With the help of a global development organization called Counterpart International, some of the one million Guatemalan women whose livelihood is based on making handcrafts are getting a better deal. Some of their handcrafts ended up recently at the International Gift Fair in New York City. This video struck a chord with me. When I worked for The Miami Herald in the 1990s, I once went up to the devastated Ixil Triangle of Guatemala to do a story on women contracted by a major U.S. designer (I can't remember which one now) to knit sweaters that would be sold on Fifth Avenue. The Ixil Triangle was ground zero in the Guatemalan army's scorched earth campaign against leftist rebels in the early 1980s.


Mexico City's stance on the Caspian (?!)

Some big cities seem to set their own foreign policy. Miami comes to mind with the fierce anti-Castro bent of its residents. Boston favors all things Irish. Vancouver has a soft spot for mainland China.

Add Mexico City to the list. It’s high on Azerbaijan.

Azerbaijan, you may have read, paid City Hall here around $5 million and in return got a huge statue of its founder, Heydar Aliyev, placed at the entrance to Chapultepec Park. Another momument went up at Plaza Tlaxcoaque. City Hall’s interest has generated some outcry, particularly among Armenian-Mexicans. Click here for the story I wrote earlier this week.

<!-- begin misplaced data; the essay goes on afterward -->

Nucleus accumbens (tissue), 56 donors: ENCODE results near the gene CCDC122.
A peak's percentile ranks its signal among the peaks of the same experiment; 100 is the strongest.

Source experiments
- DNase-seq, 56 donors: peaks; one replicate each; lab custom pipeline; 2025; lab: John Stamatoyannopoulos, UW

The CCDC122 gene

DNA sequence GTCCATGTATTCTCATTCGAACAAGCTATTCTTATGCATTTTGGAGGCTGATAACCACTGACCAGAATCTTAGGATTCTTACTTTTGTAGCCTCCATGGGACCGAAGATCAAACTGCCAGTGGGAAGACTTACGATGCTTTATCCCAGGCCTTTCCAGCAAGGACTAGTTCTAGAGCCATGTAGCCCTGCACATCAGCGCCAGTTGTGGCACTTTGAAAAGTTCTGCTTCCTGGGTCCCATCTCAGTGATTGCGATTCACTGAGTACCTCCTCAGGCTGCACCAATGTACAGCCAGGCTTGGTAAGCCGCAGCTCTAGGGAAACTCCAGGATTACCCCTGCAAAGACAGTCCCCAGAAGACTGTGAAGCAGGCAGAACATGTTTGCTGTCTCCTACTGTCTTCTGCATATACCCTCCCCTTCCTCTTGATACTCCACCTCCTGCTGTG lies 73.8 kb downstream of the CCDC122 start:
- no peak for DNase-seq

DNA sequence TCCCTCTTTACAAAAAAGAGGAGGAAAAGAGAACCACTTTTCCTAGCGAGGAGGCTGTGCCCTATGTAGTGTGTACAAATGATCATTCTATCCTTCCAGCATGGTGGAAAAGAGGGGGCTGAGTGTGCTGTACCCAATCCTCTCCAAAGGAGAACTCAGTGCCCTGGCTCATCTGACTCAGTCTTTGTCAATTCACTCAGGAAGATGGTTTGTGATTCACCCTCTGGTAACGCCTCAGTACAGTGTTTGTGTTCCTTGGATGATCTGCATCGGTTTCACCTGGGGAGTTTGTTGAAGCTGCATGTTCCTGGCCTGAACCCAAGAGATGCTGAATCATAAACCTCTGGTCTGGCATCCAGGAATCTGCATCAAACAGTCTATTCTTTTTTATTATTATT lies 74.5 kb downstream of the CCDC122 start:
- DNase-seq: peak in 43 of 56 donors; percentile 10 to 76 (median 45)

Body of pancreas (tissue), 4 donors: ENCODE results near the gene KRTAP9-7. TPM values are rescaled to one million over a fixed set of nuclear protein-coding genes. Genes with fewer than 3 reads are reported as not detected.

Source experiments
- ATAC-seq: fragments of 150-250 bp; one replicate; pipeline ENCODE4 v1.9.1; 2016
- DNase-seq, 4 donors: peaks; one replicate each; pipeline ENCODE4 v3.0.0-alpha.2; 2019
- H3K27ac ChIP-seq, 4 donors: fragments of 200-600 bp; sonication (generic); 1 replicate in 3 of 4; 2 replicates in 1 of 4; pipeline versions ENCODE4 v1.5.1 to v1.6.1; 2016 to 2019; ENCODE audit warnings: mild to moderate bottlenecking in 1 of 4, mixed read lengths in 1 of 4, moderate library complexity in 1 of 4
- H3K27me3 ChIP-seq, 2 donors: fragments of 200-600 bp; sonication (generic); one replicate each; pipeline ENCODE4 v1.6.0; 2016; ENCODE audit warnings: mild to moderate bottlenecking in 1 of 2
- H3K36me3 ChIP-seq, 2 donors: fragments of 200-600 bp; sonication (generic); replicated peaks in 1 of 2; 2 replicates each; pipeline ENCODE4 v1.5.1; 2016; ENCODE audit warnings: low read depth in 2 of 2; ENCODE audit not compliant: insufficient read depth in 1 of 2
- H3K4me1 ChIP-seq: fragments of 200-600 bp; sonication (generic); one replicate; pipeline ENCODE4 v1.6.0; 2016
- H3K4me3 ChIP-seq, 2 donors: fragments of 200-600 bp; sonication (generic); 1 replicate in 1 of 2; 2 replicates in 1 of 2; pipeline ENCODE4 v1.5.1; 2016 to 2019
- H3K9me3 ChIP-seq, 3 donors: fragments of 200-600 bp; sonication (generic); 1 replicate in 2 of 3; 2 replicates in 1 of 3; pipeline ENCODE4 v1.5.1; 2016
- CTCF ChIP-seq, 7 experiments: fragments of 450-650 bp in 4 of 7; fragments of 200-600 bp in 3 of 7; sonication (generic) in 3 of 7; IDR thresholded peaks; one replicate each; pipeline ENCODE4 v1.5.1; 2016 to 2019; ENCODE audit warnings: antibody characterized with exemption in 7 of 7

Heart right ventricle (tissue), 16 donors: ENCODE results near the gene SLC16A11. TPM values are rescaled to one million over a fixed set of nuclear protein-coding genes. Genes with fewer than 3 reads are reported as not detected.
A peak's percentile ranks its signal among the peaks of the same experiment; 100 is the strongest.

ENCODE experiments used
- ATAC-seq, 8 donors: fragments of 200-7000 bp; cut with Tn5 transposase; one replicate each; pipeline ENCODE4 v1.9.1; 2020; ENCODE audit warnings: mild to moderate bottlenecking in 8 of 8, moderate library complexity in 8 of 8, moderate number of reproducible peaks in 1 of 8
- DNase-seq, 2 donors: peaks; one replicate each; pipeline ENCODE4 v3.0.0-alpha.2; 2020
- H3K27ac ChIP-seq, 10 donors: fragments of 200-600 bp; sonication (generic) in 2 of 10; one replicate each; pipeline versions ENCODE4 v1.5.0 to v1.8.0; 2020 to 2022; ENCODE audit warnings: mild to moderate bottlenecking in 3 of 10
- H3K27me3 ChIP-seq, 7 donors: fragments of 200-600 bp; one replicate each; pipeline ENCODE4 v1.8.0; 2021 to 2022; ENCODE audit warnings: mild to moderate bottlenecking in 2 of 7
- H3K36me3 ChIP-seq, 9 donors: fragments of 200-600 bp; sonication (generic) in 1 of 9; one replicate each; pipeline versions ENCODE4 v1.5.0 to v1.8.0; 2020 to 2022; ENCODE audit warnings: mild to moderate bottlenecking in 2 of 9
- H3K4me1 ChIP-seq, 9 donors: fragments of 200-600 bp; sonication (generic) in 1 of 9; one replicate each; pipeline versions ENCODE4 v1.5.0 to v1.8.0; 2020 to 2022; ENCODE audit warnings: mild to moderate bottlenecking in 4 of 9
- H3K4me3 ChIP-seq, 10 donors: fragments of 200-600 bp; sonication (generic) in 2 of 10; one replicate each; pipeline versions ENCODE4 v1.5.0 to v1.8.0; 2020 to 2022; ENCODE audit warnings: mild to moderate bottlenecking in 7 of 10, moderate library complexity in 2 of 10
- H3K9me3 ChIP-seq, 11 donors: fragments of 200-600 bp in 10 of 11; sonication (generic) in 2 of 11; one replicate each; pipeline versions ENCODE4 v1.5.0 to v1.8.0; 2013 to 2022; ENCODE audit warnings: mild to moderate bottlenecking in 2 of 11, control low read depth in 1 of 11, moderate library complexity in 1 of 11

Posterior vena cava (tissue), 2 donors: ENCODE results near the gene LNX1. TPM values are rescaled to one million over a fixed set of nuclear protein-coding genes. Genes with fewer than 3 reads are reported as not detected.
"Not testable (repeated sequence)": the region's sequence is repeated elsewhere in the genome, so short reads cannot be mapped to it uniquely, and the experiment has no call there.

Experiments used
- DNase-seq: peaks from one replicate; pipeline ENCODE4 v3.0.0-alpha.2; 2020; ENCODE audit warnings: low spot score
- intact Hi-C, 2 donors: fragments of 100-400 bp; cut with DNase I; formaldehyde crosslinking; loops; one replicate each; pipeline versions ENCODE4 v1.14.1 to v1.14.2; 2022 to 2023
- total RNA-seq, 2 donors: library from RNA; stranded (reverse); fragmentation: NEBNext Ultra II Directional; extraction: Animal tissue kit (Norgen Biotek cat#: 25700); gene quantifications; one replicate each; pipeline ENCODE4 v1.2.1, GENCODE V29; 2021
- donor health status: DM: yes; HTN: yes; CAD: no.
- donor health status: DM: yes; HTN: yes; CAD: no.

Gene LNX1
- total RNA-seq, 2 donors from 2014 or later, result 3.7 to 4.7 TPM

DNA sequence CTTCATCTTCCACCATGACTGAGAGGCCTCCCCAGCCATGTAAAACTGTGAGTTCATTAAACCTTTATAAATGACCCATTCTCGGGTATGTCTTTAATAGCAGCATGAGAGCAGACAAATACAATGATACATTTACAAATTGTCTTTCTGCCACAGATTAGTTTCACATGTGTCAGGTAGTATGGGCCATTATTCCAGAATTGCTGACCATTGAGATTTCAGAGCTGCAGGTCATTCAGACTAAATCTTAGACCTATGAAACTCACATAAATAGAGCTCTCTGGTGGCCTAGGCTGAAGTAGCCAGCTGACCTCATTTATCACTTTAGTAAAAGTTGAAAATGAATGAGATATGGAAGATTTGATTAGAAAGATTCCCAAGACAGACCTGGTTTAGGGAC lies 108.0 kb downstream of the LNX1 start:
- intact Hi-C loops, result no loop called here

I never thought upon arriving in Mexico in 2010 that I’d have to research the tense relations between Azerbaijan and Armenia, rivals in the South Caucasus region.

Perhaps it shouldn’t be a surprise. As a young copyeditor at the newspaper in St. Petersburg, Fla., in the late 1970s, I remember the day the multi-volume complete encyclopedia of Armenia arrived in the newsroom – unsolicited – a sign of the strong Armenian lobby in the U.S.

Even now, one of my McClatchy colleagues, Michael Doyle, who focuses partly on our newspapers in California’s Central Valley, has Armenian issues on his plate constantly. That area is home to many Armenian-Americans.

I just got an email from a spokesman for the Azerbaijan foreign ministry (That’s a sentence I’ll probably never write again!). He was unhappy with my article.

“The so-called public protests you refer to are yet again provocative acts by the Armenian diaspora in Mexico that are sponsored by Mr Sarukhan, due to his Armenian ethnicity. It seems that Republic of Armenia and the Armenian diaspora have launched a campaign against Azerbaijani monuments.”